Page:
Honors Program

Midway Honors

Date of Award


Thesis Professor(s)

Stephen Fritz

Thesis Professor Department


Thesis Reader(s)

John Rankin, Henry Antkiewicz


This thesis is an analysis of the World War II television drama COMBAT!, which ran from 1962 to 1967, and how this program dealt with and addressed the national memory of the Second World War. The way in which the “Good War” is remembered has changed over time. In the years of the conflict and immediately following its conclusion, there was a sense of zealous patriotism surrounding the war, but as our culture changed, a more critical approach was taken.

This paper examines the way in which the show deals with its two main subjects – the American forces and the Germans which opposed them. This depiction is analyzed and deconstructed through the lens of historical or collective memory, a concept which deals with how a group of people view their past. Particularly, COMBAT! uses an air of complexity and nuance in how the combatants are treated that was not found in many earlier depictions of the war.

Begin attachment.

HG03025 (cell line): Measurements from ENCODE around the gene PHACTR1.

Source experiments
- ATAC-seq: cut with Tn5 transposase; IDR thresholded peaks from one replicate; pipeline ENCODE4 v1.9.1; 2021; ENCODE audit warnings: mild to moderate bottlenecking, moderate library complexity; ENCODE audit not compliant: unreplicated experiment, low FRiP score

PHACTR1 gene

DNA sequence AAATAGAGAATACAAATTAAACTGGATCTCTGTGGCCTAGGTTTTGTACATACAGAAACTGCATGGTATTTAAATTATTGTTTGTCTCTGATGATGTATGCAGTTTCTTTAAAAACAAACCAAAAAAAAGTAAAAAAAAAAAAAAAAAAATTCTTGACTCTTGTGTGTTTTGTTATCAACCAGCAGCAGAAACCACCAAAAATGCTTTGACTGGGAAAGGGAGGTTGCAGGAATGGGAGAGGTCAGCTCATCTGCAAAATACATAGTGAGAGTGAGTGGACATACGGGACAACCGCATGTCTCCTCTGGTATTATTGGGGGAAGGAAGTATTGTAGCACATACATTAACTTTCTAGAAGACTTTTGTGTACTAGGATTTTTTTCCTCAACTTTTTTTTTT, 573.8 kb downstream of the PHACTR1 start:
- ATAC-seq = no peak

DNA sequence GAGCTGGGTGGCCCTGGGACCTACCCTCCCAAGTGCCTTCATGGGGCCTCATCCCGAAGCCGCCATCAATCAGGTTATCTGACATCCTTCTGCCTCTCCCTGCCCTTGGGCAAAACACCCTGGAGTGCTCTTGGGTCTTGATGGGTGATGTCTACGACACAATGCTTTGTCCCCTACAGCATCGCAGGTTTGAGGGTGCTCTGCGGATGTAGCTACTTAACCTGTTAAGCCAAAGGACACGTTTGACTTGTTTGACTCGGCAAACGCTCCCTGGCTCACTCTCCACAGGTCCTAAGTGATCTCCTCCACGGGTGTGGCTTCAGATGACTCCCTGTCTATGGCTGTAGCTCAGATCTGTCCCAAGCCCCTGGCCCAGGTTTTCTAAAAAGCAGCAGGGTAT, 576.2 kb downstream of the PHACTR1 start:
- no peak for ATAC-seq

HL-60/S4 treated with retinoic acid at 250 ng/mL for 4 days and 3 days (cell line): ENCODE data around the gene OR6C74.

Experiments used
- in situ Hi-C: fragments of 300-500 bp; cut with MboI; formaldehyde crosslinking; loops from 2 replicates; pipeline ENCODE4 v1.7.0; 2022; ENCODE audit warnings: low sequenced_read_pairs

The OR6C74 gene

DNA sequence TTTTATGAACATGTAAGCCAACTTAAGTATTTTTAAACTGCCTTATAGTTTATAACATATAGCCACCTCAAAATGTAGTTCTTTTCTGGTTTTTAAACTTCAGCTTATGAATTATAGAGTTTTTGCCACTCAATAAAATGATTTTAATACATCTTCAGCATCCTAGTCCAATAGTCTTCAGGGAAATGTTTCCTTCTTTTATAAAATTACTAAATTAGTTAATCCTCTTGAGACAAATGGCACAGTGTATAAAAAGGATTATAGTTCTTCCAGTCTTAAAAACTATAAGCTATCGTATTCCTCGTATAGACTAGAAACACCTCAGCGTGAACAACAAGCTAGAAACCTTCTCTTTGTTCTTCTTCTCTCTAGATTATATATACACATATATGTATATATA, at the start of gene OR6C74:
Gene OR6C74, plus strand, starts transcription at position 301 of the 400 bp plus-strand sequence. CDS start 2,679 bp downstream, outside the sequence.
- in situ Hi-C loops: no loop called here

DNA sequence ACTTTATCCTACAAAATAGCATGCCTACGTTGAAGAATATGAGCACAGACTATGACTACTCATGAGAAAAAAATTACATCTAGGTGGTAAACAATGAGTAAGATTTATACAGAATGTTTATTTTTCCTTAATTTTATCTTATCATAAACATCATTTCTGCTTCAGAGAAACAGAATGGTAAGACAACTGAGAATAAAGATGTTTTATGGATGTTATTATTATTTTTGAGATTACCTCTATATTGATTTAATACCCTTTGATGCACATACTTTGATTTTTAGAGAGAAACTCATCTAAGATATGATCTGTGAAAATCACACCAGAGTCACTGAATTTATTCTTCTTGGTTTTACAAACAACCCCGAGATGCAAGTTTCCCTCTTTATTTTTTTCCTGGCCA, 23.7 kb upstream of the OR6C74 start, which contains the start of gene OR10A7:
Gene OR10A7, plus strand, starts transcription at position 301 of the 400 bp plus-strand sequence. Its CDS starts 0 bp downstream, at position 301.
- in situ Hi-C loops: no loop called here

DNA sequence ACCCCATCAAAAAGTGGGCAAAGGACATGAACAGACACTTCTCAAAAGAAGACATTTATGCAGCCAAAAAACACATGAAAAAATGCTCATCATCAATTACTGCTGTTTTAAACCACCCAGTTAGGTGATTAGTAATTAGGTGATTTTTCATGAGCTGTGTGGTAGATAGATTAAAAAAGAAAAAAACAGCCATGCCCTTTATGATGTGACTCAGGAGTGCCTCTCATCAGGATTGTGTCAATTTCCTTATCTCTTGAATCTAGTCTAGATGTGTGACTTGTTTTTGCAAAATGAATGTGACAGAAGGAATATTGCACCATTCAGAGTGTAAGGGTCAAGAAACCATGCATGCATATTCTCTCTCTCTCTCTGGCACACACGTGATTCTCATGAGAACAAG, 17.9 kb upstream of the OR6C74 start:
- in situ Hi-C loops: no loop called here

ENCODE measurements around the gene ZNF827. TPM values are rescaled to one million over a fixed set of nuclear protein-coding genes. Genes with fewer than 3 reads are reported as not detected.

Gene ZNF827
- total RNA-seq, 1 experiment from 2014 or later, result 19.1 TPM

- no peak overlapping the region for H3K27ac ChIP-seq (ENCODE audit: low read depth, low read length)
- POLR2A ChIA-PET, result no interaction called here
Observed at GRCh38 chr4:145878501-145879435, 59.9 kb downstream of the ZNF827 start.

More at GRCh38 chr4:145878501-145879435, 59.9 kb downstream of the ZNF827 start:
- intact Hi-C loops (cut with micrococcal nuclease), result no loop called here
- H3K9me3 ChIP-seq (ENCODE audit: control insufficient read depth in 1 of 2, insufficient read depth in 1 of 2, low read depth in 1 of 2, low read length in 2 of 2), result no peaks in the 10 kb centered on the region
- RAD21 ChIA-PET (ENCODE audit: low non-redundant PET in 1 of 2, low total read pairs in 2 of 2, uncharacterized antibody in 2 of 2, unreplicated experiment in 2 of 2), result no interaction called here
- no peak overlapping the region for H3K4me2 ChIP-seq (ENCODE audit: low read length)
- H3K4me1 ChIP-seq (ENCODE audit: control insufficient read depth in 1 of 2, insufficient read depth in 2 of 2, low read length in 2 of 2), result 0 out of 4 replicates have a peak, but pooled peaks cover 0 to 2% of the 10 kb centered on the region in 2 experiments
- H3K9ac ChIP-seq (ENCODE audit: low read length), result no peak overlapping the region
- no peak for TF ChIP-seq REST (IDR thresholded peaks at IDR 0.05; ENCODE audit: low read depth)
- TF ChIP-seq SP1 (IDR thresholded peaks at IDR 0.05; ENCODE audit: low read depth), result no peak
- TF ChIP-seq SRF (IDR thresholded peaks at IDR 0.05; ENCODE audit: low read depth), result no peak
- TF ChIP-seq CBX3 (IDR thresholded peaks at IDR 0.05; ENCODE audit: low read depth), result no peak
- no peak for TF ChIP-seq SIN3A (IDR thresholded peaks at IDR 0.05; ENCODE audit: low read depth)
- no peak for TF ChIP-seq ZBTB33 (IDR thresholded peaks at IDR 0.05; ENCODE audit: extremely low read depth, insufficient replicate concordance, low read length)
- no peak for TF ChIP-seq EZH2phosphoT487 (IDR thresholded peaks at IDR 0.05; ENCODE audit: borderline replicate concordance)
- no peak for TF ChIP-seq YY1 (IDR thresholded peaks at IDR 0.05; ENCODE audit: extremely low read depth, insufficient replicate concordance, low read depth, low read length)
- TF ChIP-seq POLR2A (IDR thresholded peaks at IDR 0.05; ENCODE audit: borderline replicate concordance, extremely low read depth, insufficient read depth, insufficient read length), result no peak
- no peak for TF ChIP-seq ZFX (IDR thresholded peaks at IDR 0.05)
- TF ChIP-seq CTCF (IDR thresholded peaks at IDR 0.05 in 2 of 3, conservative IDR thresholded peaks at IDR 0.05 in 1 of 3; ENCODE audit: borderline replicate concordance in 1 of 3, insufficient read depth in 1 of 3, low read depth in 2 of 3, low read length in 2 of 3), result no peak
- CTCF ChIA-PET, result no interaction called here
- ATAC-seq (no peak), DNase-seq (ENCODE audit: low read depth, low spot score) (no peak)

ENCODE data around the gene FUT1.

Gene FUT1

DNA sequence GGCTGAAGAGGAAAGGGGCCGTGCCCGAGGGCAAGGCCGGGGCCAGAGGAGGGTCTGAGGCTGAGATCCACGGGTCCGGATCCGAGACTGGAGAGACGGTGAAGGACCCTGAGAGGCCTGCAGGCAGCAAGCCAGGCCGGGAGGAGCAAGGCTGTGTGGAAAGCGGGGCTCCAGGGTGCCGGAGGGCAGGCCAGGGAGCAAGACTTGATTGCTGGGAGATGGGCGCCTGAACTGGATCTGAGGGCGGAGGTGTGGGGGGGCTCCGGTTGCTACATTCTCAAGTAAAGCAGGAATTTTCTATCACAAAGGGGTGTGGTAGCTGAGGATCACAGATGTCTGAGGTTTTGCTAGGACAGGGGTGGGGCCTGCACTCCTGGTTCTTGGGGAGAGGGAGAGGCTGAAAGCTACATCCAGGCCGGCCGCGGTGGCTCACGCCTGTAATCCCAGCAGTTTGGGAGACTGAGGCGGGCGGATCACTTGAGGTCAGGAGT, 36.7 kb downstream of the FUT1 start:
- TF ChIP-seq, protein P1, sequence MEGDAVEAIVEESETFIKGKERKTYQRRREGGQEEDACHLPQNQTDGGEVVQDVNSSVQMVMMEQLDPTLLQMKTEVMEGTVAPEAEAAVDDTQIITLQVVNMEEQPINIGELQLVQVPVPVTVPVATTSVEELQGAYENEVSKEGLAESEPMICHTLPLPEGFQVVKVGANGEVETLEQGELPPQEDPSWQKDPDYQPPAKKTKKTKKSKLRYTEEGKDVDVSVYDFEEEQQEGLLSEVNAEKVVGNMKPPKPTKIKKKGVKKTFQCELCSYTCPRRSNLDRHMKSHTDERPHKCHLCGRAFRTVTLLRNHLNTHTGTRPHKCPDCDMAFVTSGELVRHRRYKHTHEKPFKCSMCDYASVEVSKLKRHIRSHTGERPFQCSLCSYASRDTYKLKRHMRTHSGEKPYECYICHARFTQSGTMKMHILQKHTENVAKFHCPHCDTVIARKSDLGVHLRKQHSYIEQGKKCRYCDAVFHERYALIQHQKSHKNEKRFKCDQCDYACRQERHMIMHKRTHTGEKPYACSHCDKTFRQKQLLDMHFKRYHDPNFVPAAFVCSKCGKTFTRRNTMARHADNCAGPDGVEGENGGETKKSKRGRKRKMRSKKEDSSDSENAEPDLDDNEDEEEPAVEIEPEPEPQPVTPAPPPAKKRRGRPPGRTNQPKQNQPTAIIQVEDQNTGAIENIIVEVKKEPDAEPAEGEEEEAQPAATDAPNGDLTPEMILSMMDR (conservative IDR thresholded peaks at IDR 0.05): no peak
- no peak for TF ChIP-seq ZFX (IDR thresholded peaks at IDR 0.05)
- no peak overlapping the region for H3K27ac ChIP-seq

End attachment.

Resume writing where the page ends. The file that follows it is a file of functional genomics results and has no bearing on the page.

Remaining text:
It is important for the reader to understand the thinking behind the way in which this program deals with the memory of World War II. This thesis dissects the intended messages that arise from the show’s portrayal. The paper concludes with an examination of how this more critical view can be applied to the portions of the war outside of COMBAT’s scope. Attention is also paid to the way in which this attitude of remembrance has continued on into future works that deal with both World War II and the wars that followed.


East Tennessee State University

Document Type

Honors Thesis - Open Access

Creative Commons License

Creative Commons License
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